I think a life coach is an excellent idea, especially in conjunction with a therapist. While the therapist will focus on underlying issues for your long-term benefit and help you be more pro-social, the life coach can help you address the here-and-now - what to do today, this week, this year. The coach probably won't be able to help change your behaviors, but he/she can probably help you set short-term goals for meeting new people. The therapist will be important in helping you keep those friends, or will help you learn more from your mistakes in losing those friends.
posted by Sprout the Vulgarian at 1:44 PM on March 7, 2006


I second the advice about reading The Feeling Good Handbook by Dr. Burns. Even just reading your post I wouldn't want to hang out with you. I really don't mean to sound harsh, but how about trying, just for one day, to walk around smiling at everyone you see, not whining or complaining about anything, not having a self-defeatist attitude, and instigating conversation with every person you come into contact with. It might just be an excellent exercise in demonstrating that some of your current attitude is causing these difficulties. It may be a shitty day, but it may be a great day where you make a new friend, or at least have a fun conversation and end up feeling good about yourself.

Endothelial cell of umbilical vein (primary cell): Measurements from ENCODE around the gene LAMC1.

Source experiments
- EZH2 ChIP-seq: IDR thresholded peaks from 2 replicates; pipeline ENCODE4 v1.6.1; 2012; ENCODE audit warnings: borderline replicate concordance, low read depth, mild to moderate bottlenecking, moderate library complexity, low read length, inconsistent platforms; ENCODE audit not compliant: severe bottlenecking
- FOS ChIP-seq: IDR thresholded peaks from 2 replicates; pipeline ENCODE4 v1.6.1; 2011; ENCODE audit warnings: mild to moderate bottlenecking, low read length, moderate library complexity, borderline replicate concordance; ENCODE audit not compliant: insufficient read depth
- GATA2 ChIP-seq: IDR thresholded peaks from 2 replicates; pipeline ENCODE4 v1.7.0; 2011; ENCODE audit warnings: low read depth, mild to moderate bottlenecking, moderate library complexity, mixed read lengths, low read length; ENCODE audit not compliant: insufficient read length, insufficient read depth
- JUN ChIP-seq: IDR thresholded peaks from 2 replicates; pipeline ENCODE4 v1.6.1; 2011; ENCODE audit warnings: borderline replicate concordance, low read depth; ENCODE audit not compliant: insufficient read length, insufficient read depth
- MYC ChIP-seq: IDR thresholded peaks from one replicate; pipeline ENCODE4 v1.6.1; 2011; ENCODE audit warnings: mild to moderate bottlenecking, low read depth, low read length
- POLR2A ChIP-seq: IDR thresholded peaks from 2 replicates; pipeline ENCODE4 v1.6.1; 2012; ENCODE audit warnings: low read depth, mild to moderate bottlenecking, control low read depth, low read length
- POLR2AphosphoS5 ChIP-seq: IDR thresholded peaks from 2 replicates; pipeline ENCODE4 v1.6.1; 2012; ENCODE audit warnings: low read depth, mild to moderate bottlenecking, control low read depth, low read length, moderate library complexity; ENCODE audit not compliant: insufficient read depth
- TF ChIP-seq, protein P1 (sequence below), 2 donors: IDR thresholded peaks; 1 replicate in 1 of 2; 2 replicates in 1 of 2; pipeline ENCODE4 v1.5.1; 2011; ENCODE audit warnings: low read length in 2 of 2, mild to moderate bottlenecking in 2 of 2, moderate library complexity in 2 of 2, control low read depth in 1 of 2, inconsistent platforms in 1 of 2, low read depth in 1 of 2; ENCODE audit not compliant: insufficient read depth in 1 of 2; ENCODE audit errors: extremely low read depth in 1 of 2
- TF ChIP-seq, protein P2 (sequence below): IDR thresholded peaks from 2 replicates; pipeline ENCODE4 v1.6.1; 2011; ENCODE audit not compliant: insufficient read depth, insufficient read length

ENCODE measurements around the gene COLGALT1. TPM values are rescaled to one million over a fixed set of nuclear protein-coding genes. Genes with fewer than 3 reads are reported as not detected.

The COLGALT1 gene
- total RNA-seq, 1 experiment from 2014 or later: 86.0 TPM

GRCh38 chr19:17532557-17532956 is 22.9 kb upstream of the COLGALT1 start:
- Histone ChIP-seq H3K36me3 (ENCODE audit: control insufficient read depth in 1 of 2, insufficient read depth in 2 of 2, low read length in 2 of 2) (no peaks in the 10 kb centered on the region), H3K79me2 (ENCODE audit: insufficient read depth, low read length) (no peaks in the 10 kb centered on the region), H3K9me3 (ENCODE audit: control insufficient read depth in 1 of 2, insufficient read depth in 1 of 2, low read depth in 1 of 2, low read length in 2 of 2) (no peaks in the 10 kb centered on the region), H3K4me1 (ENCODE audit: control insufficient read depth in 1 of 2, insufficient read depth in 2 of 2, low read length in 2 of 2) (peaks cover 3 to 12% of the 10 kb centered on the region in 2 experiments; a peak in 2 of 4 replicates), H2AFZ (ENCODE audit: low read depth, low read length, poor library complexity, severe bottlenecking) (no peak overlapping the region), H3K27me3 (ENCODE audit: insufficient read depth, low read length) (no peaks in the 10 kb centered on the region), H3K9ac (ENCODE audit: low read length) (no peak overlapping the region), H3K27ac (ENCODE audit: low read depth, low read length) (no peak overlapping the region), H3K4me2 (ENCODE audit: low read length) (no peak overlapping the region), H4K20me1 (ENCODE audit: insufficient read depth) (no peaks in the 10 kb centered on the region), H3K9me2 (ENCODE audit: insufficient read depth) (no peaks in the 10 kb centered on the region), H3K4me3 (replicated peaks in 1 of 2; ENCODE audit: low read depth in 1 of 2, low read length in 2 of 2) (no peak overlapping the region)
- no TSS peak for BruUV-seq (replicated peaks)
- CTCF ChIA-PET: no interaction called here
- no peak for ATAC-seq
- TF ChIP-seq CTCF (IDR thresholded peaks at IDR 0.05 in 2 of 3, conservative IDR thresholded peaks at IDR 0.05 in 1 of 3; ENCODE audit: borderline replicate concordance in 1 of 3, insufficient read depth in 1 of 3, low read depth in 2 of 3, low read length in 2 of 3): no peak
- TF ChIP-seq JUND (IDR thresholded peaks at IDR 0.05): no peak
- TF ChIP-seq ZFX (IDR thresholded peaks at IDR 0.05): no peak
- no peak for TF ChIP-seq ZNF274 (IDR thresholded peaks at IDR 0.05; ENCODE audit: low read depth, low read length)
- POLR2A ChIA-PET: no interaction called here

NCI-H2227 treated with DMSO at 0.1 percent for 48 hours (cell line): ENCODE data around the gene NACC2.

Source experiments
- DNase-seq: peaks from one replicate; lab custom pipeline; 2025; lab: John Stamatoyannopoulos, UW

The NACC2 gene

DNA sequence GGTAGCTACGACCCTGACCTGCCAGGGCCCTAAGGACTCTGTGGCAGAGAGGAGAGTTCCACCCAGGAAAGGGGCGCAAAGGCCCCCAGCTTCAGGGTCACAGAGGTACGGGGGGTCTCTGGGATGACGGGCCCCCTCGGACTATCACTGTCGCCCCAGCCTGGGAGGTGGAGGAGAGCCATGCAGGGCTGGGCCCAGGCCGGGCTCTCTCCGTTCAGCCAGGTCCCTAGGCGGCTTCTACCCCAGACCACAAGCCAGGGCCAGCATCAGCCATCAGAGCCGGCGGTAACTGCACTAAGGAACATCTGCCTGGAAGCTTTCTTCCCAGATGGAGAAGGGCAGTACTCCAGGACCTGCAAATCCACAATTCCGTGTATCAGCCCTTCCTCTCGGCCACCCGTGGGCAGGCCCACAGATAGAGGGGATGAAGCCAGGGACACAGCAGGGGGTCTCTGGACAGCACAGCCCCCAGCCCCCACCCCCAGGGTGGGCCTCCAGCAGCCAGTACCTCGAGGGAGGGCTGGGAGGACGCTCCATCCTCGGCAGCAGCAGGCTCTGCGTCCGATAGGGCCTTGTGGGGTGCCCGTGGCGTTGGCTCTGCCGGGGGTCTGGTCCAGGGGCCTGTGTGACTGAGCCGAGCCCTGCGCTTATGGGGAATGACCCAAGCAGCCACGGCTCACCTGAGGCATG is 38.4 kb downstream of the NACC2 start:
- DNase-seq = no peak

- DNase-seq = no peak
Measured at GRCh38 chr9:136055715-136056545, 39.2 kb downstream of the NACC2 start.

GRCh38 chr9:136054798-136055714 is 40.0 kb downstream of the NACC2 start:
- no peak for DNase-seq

You don't mention any problems with functioning at a normal level or having difficulty holding down a job, so I would guess that you have trained yourself into a way of thinking and feeling that makes others not want to be around you.
posted by meerkatty at 1:44 PM on March 7, 2006 [1 favorite]


I'm sorry, 'walking around smiling at everyone you see' is probably the worst single piece of advice I have ever seen posted here. The equivalent of telling an anorexic that they just need a good slap-up meal. Jeebus.
posted by unSane at 1:56 PM on March 7, 2006